Sitting on the front yard of the George Washington Community High School, sits this marker dedicated to Revolutionary War hero, General "Mad" Anthony Wayne. In 1794, he led American forces to victory against Western Confederacy of area Indian nations then allied with England, in the Battle of Fallen Timbers. The next year, the Treaty of Greeneville was signed, opening up large parts of the Northwestern United States to settlers, Indiana being formed the newly opened land. The marker denotes that Wayne Township (where the marker sits), named in Wayne's honor, was established shortly thereafter.
President George Washington recalled Wayne from civilian life in order to lead an expedition in the Northwest Indian War, which up to that point had been a disaster for the United States. Many American Indians in the Northwest Territory had sided with the British in the Revolutionary War. In the Treaty of Paris that had ended the conflict, the British had ceded this land to the United States. The Indians, however, had not been consulted, and resisted annexation of the area by the United States. The Western Indian Confederacy achieved major victories over U.S. forces in 1790 and 1791 under the leadership of Blue Jacket of the Shawnees and Little Turtle of the Miamis. They were encouraged and supplied by the British, who had refused to evacuate British fortifications in the region as called for in the Treaty of Paris.
Washington placed Wayne in command of a newly formed military force called the "Legion of the United States". Wayne established a basic training facility at Legionville to prepare professional soldiers for his force. Wayne's was the first attempt to provide basic training for regular U.S. Army recruits and Legionville was the first facility established expressly for this purpose.
Wayne dispatched a force to Ohio to establish Fort Recovery as a base of operations, at the exact location of St. Clair's Defeat. The provocative fort became a magnet for military skirmishes in the summer of 1794. Wayne's army continued northward, building strategically defensive forts ahead of the main force. On August 3, 1794, a tree fell on Wayne's tent. He survived, but was rendered unconscious. By the next day, he had recovered sufficiently to resume the march to the newly built Fort Defiance. On August 20, 1794, Wayne mounted an assault on the Indian confederacy at the Battle of Fallen Timbers, in modern Maumee, Ohio (just south of present-day Toledo), which was a decisive victory for the U.S. forces, ending the war. Wayne then continued to Kekionga, where he oversaw the construction of Fort Wayne.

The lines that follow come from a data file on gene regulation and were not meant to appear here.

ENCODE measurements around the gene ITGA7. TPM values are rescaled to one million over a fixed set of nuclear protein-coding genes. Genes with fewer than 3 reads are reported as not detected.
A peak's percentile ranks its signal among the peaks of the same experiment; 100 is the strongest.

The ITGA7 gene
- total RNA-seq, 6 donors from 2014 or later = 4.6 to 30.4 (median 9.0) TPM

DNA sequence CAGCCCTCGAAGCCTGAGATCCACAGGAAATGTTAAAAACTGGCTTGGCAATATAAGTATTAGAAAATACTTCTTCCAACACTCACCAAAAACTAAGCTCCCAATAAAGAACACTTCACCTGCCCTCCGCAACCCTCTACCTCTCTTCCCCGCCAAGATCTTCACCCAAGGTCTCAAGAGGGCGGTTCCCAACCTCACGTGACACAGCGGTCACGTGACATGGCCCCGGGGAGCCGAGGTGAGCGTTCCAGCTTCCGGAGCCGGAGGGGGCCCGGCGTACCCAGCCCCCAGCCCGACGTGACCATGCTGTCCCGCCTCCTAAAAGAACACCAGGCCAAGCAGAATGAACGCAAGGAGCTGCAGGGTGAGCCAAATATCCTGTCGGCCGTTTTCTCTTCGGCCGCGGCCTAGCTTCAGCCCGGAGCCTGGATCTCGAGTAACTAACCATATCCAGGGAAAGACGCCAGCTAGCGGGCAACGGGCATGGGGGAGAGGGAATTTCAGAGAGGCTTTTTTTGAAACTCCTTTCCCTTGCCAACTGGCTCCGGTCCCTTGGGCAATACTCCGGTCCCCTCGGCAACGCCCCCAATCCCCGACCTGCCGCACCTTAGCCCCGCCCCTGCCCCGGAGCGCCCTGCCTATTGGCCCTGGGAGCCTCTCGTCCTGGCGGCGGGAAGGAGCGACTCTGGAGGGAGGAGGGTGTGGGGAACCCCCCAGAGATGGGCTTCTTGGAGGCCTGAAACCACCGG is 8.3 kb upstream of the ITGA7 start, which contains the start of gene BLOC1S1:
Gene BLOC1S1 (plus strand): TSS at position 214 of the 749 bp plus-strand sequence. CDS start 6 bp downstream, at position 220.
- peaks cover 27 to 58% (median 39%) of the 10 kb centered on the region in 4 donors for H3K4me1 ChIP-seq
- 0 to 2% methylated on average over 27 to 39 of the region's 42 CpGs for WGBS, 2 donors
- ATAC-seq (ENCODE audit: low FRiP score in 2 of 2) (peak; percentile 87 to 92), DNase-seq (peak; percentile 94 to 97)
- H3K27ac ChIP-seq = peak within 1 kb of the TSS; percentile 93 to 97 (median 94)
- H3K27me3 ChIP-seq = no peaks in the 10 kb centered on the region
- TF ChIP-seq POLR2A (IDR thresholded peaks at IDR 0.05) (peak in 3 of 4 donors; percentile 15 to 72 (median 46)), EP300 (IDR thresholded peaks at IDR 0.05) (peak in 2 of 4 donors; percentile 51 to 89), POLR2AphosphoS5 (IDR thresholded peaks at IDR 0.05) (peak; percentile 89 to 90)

Wayne then negotiated the Treaty of Greenville between the tribal confederacy and the United States, which was signed on August 3, 1795. The treaty gave most of what is now Ohio to the United States, and cleared the way for that state to enter the Union in 1803.
Wayne died of complications from gout on December 15, 1796, during a return trip to Pennsylvania from a military post in Detroit, and was buried at Fort Presque Isle (now Erie, Pennsylvania) where the modern Wayne Blockhouse stands. His body was disinterred in 1809 and, after the body was boiled to remove the remaining flesh, as many bones as possible were placed into two saddlebags and relocated by his son Isaac Wayne to the family plot in St. David's Episcopal Church cemetery in Radnor, Pennsylvania. A legend says that many bones were lost along the roadway that encompasses much of modern U.S. Route 322, and that every January 1 (Wayne's birthday), his ghost wanders the highway searching for his lost bones
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Sudgen, John. Blue Jacket: Warrior of the Shawnees. Lincoln, Nebraska: University of Nebraska Press, 2000.
Sword, Wiley. President Washington's Indian War: The Struggle for the Old Northwest, 1790–1795. Norman, Oklahoma: University of Oklahoma Press, 1985.
Winkler, John F. Fallen Timbers, 1794: The U.S. Army's First Victory (Osprey, 2013).
Knopf, Richard C. (ed) (1960). Anthony Wayne: A Name in Arms. Pittsburgh: University of Pittsburgh Press.
Nelson, Paul David (1985). Anthony Wayne. Soldier of the Early Republic. Bloomington, Indiana: Indiana University Press.